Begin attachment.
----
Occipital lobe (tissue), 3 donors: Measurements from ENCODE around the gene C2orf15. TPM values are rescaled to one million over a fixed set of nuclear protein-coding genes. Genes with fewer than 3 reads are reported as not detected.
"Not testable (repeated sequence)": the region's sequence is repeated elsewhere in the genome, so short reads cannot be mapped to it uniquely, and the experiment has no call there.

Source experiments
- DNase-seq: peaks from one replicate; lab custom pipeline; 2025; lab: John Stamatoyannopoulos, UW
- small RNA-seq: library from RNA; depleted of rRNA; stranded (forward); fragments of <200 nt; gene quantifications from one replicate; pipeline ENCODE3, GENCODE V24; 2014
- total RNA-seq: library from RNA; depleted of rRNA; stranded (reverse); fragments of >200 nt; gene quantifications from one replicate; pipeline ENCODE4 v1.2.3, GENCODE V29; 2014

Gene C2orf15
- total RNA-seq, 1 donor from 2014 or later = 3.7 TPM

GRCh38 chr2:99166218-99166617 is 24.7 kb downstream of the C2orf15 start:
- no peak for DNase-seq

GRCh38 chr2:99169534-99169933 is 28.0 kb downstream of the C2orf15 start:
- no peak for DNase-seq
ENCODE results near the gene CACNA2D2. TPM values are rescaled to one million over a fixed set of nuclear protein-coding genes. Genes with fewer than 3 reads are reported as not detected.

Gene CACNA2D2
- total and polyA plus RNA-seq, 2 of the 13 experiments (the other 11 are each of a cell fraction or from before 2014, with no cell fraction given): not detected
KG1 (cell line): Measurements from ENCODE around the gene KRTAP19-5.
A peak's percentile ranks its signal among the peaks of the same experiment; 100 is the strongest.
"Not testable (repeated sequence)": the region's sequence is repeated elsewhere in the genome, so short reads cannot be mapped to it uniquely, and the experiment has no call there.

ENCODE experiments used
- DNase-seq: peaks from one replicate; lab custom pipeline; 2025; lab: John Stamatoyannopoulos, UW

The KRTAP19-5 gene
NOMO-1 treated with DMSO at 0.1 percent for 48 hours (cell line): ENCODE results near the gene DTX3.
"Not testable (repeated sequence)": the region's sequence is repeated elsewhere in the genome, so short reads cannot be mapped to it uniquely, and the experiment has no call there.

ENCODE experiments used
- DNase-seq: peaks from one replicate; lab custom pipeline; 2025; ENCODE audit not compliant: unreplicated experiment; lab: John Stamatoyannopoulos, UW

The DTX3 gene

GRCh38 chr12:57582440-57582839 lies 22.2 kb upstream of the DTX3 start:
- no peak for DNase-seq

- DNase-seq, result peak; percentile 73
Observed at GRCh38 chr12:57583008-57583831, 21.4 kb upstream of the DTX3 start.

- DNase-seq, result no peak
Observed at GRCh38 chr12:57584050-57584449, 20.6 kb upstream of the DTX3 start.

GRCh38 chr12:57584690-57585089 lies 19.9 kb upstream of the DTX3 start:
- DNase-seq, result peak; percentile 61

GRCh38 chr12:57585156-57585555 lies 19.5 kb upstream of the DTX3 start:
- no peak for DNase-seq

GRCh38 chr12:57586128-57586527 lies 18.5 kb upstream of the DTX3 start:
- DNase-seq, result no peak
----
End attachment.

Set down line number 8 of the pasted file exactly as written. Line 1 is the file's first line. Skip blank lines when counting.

- total RNA-seq, 1 donor from 2014 or later = 3.7 TPM